Broiled Tsukune Chicken Meatballs

Japanese chicken meatballs, known in Japan as tsukune (つくね), are popular in yakitori shops. The amazing thing about these meatballs is that once you prepare the raw meat, you can grill them, broil them, bake them, fry them or even cook them in a hotpot.

Japanese chicken meatballs, known in Japan as tsukune (つくね), are popular in yakitori shops.  The amazing thing about these meatballs is that once you prepare the raw meat, you can grill them, broil them, bake them, fry them or even cook them in a hotpot.

When grilled, tsukune can be brushed with yakitori salt while cooking which will give it a dark brown color.  It can also be served without yakitori sauce and served with salt instead.  Another popular condiment for tsukune is shichimi, or Japanese seven-spice, which is very hot and spicy.

Broiled Tsukune Chicken Meatballs

Many yakitori shops grind up chicken cartilage and add it to the meat.  Our recipe uses chopped renkon (lotus root) which remains crunchy after cooking and mimics the texture of authentic tsukune.   These tsukune use ground chicken thigh meat which remains moist then cooking, and also mixes in renkon, potato starch, herbs and spices.  You can top them off with sauce, or serve it plain with salt or shichimi (Japanese 7 Spice mix).

PREP COOKING YIELD
15 min 30 mins Serves 6 (12 patties)
PREP 15 min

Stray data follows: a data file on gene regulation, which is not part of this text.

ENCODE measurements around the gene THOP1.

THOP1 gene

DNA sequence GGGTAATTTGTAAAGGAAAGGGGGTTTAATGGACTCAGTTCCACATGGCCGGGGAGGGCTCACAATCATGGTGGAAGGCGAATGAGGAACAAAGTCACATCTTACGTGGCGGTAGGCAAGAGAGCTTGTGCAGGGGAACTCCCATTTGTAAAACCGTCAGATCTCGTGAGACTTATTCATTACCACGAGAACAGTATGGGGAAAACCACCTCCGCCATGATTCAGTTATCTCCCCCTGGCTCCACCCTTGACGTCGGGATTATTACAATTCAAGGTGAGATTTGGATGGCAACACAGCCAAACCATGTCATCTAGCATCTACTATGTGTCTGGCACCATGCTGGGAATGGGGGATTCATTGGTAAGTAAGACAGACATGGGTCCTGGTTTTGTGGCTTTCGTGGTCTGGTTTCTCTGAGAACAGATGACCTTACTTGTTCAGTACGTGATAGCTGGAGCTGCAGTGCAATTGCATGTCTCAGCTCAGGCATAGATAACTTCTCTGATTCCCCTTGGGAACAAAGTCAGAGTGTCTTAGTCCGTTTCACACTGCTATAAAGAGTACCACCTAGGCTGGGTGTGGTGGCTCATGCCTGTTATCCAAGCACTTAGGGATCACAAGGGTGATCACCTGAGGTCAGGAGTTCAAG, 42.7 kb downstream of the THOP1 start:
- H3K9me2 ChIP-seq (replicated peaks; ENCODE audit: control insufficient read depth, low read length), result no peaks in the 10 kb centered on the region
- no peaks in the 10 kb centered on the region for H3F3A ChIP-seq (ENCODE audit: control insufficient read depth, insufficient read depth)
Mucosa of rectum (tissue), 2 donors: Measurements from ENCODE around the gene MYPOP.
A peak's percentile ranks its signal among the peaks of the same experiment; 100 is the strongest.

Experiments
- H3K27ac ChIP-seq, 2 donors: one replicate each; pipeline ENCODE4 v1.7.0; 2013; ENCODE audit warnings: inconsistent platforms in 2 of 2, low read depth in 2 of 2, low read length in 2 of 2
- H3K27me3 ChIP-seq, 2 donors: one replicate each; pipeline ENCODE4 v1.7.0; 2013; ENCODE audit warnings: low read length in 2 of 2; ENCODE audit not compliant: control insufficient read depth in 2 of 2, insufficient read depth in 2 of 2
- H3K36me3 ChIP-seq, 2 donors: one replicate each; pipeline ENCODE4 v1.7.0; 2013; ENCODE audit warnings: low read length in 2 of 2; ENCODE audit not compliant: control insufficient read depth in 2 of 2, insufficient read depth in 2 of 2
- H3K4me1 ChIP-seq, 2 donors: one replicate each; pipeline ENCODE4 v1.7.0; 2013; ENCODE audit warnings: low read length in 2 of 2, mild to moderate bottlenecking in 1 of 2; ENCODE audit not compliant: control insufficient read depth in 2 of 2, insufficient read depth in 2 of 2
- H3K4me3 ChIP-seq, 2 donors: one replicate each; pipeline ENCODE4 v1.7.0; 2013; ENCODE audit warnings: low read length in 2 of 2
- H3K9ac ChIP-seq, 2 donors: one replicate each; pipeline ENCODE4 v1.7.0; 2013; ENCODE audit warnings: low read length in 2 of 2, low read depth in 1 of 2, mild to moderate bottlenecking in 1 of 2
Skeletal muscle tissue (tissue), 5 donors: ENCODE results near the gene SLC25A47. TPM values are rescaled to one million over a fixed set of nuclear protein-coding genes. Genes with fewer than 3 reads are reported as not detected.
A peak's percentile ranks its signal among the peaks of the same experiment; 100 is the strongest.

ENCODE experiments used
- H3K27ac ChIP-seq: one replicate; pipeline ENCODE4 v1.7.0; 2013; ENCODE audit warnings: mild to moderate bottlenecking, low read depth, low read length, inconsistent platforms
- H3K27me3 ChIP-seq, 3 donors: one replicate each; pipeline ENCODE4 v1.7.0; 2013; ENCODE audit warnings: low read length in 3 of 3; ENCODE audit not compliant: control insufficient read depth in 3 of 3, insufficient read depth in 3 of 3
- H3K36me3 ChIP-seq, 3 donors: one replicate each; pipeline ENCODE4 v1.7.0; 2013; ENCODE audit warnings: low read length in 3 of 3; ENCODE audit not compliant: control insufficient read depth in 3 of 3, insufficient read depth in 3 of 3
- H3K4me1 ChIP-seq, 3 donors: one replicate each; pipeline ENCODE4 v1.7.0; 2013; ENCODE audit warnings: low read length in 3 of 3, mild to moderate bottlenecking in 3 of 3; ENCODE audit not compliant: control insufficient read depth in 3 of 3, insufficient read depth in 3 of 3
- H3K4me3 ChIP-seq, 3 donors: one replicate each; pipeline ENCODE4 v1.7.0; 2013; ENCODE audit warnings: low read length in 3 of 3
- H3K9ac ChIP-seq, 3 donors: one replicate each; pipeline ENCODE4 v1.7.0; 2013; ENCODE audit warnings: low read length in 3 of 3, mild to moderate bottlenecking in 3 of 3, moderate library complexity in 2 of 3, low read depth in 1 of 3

COOKING 30 mins
YIELD Serves 6 (12 patties)

Ingredients:

  • 400g ground chicken thigh
  • 100g finely chopped renkon*
  • 1/2 cup chopped scallion-50g
  • 1 TBSP fresh grated ginger
  • 1 TBSP onion powder
  • 1/2 tsp salt
  • 1/2 tsp black pepper
  • 3/8 cup katakuriko or cornstarch
  • 1 egg
  • 1 TBSP chicken bouillon powder
  • Yakotori sauce or shichimi

Instructions:

  • Preheat oven to 400 degrees F / 200 degrees C
  • Combine chicken, egg, renkon, ginger, scallions, shiso, onion powder, salt and pepper.  Mix well with a spoon or by hand until completely combined.

  • Gradually mix in the katakuriko until all ingredients are combined.

  • Form into oblong patties and place on a baking pan over parchment paper.

  • Broil at 400F/200C for 15 minutes.

  • Turn and broil 5 more minutes.

  • Serve with salt, shichimi or yakitori sauce.

Notes:

  • Some restaurants use chopped up cartilage to add a crunch.  In this recipe, renkon is used to add some crunchiness to the tsukune instead of cartilage.  If you don’t have access to renkon, you can substitute water chestnuts or even white daikon radish.

 

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